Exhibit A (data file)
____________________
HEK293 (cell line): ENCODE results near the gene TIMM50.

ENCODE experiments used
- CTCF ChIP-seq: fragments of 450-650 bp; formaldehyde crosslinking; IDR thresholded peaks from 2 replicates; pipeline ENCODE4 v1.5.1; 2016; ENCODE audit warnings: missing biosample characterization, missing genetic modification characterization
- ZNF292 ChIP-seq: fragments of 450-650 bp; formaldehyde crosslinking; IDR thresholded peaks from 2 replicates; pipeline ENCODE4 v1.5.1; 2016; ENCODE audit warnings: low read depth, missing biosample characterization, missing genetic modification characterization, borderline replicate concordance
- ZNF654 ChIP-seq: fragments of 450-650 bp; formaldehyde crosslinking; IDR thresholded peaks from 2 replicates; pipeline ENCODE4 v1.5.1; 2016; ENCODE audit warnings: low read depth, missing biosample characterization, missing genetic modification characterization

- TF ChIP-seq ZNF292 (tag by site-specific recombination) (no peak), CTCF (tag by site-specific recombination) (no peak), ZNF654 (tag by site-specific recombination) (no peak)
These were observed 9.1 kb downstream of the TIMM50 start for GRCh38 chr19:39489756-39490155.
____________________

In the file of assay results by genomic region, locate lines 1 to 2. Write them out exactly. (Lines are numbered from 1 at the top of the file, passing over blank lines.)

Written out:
HEK293 (cell line): ENCODE results near the gene TIMM50.

ENCODE experiments used